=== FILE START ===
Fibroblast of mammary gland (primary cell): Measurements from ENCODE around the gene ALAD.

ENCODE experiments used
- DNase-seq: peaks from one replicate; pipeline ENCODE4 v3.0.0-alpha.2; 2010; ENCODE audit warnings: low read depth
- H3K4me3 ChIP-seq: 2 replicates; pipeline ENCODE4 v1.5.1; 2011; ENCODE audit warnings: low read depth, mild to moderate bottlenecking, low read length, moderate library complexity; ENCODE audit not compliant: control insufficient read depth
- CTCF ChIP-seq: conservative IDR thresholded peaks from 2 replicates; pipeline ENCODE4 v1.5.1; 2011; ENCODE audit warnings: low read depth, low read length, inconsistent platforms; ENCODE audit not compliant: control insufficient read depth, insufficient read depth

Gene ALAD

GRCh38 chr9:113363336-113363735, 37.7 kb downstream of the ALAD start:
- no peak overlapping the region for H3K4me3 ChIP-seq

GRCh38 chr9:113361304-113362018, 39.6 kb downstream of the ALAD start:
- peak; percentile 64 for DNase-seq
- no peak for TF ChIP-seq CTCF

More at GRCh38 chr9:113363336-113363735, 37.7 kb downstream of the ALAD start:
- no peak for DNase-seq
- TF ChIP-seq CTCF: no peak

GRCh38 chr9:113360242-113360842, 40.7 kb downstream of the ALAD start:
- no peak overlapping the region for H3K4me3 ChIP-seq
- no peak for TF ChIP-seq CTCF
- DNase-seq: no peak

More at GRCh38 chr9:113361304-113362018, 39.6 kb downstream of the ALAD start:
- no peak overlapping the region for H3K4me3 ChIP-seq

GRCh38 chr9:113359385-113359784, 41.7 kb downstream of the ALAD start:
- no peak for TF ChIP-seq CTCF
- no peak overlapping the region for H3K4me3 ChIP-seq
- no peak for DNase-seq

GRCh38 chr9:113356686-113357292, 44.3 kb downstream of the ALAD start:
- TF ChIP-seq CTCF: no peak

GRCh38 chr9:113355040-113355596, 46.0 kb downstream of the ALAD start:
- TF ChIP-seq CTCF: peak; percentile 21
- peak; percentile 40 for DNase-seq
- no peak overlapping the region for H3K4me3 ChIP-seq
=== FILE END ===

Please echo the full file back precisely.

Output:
Fibroblast of mammary gland (primary cell): Measurements from ENCODE around the gene ALAD.

ENCODE experiments used
- DNase-seq: peaks from one replicate; pipeline ENCODE4 v3.0.0-alpha.2; 2010; ENCODE audit warnings: low read depth
- H3K4me3 ChIP-seq: 2 replicates; pipeline ENCODE4 v1.5.1; 2011; ENCODE audit warnings: low read depth, mild to moderate bottlenecking, low read length, moderate library complexity; ENCODE audit not compliant: control insufficient read depth
- CTCF ChIP-seq: conservative IDR thresholded peaks from 2 replicates; pipeline ENCODE4 v1.5.1; 2011; ENCODE audit warnings: low read depth, low read length, inconsistent platforms; ENCODE audit not compliant: control insufficient read depth, insufficient read depth

Gene ALAD

GRCh38 chr9:113363336-113363735, 37.7 kb downstream of the ALAD start:
- no peak overlapping the region for H3K4me3 ChIP-seq

GRCh38 chr9:113361304-113362018, 39.6 kb downstream of the ALAD start:
- peak; percentile 64 for DNase-seq
- no peak for TF ChIP-seq CTCF

More at GRCh38 chr9:113363336-113363735, 37.7 kb downstream of the ALAD start:
- no peak for DNase-seq
- TF ChIP-seq CTCF: no peak

GRCh38 chr9:113360242-113360842, 40.7 kb downstream of the ALAD start:
- no peak overlapping the region for H3K4me3 ChIP-seq
- no peak for TF ChIP-seq CTCF
- DNase-seq: no peak

More at GRCh38 chr9:113361304-113362018, 39.6 kb downstream of the ALAD start:
- no peak overlapping the region for H3K4me3 ChIP-seq

GRCh38 chr9:113359385-113359784, 41.7 kb downstream of the ALAD start:
- no peak for TF ChIP-seq CTCF
- no peak overlapping the region for H3K4me3 ChIP-seq
- no peak for DNase-seq

GRCh38 chr9:113356686-113357292, 44.3 kb downstream of the ALAD start:
- TF ChIP-seq CTCF: no peak

GRCh38 chr9:113355040-113355596, 46.0 kb downstream of the ALAD start:
- TF ChIP-seq CTCF: peak; percentile 21
- peak; percentile 40 for DNase-seq
- no peak overlapping the region for H3K4me3 ChIP-seq